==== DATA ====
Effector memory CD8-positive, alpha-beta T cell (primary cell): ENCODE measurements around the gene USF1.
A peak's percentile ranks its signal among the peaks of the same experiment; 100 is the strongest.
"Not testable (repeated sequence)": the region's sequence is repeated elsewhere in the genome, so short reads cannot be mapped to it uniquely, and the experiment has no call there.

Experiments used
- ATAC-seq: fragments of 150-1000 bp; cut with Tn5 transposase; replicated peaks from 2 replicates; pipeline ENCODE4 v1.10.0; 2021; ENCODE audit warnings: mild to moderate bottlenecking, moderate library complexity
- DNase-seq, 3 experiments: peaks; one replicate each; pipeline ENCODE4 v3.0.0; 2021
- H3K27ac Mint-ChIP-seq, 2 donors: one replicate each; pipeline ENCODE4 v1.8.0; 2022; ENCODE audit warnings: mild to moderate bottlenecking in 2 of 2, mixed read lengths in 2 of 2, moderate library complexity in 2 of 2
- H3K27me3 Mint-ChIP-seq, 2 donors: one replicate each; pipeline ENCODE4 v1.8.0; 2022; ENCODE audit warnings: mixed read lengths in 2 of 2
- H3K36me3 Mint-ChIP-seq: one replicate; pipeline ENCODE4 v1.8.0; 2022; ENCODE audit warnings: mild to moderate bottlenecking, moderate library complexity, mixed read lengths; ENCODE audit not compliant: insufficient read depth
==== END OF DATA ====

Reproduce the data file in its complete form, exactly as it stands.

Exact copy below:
Effector memory CD8-positive, alpha-beta T cell (primary cell): ENCODE measurements around the gene USF1.
A peak's percentile ranks its signal among the peaks of the same experiment; 100 is the strongest.
"Not testable (repeated sequence)": the region's sequence is repeated elsewhere in the genome, so short reads cannot be mapped to it uniquely, and the experiment has no call there.

Experiments used
- ATAC-seq: fragments of 150-1000 bp; cut with Tn5 transposase; replicated peaks from 2 replicates; pipeline ENCODE4 v1.10.0; 2021; ENCODE audit warnings: mild to moderate bottlenecking, moderate library complexity
- DNase-seq, 3 experiments: peaks; one replicate each; pipeline ENCODE4 v3.0.0; 2021
- H3K27ac Mint-ChIP-seq, 2 donors: one replicate each; pipeline ENCODE4 v1.8.0; 2022; ENCODE audit warnings: mild to moderate bottlenecking in 2 of 2, mixed read lengths in 2 of 2, moderate library complexity in 2 of 2
- H3K27me3 Mint-ChIP-seq, 2 donors: one replicate each; pipeline ENCODE4 v1.8.0; 2022; ENCODE audit warnings: mixed read lengths in 2 of 2
- H3K36me3 Mint-ChIP-seq: one replicate; pipeline ENCODE4 v1.8.0; 2022; ENCODE audit warnings: mild to moderate bottlenecking, moderate library complexity, mixed read lengths; ENCODE audit not compliant: insufficient read depth